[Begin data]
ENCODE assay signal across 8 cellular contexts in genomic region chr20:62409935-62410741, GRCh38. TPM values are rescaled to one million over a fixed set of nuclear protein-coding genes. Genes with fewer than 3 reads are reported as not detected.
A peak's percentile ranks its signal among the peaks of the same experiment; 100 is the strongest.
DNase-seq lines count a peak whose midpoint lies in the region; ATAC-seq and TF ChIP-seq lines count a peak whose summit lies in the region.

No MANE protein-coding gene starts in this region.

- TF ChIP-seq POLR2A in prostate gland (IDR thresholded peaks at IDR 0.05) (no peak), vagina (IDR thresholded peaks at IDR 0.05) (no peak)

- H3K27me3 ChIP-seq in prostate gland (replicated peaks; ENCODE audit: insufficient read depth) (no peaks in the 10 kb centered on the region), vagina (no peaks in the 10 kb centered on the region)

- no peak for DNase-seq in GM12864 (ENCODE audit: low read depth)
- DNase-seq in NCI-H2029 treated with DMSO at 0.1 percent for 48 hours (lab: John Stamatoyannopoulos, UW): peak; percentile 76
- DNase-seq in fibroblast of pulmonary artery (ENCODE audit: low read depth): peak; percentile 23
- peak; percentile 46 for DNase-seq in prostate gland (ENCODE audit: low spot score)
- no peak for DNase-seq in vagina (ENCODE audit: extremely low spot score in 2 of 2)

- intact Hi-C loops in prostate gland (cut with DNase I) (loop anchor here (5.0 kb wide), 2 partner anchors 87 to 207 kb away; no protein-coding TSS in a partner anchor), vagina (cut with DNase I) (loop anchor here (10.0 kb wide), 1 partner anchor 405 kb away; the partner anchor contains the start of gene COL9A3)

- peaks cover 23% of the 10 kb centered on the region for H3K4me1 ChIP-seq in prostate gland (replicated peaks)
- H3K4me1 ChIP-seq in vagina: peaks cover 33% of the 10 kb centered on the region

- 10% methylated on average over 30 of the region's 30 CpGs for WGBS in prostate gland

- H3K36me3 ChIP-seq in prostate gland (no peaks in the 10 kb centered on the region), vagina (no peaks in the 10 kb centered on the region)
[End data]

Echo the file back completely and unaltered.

ENCODE assay signal across 8 cellular contexts in genomic region chr20:62409935-62410741, GRCh38. TPM values are rescaled to one million over a fixed set of nuclear protein-coding genes. Genes with fewer than 3 reads are reported as not detected.
A peak's percentile ranks its signal among the peaks of the same experiment; 100 is the strongest.
DNase-seq lines count a peak whose midpoint lies in the region; ATAC-seq and TF ChIP-seq lines count a peak whose summit lies in the region.

No MANE protein-coding gene starts in this region.

- TF ChIP-seq POLR2A in prostate gland (IDR thresholded peaks at IDR 0.05) (no peak), vagina (IDR thresholded peaks at IDR 0.05) (no peak)

- H3K27me3 ChIP-seq in prostate gland (replicated peaks; ENCODE audit: insufficient read depth) (no peaks in the 10 kb centered on the region), vagina (no peaks in the 10 kb centered on the region)

- no peak for DNase-seq in GM12864 (ENCODE audit: low read depth)
- DNase-seq in NCI-H2029 treated with DMSO at 0.1 percent for 48 hours (lab: John Stamatoyannopoulos, UW): peak; percentile 76
- DNase-seq in fibroblast of pulmonary artery (ENCODE audit: low read depth): peak; percentile 23
- peak; percentile 46 for DNase-seq in prostate gland (ENCODE audit: low spot score)
- no peak for DNase-seq in vagina (ENCODE audit: extremely low spot score in 2 of 2)

- intact Hi-C loops in prostate gland (cut with DNase I) (loop anchor here (5.0 kb wide), 2 partner anchors 87 to 207 kb away; no protein-coding TSS in a partner anchor), vagina (cut with DNase I) (loop anchor here (10.0 kb wide), 1 partner anchor 405 kb away; the partner anchor contains the start of gene COL9A3)

- peaks cover 23% of the 10 kb centered on the region for H3K4me1 ChIP-seq in prostate gland (replicated peaks)
- H3K4me1 ChIP-seq in vagina: peaks cover 33% of the 10 kb centered on the region

- 10% methylated on average over 30 of the region's 30 CpGs for WGBS in prostate gland

- H3K36me3 ChIP-seq in prostate gland (no peaks in the 10 kb centered on the region), vagina (no peaks in the 10 kb centered on the region)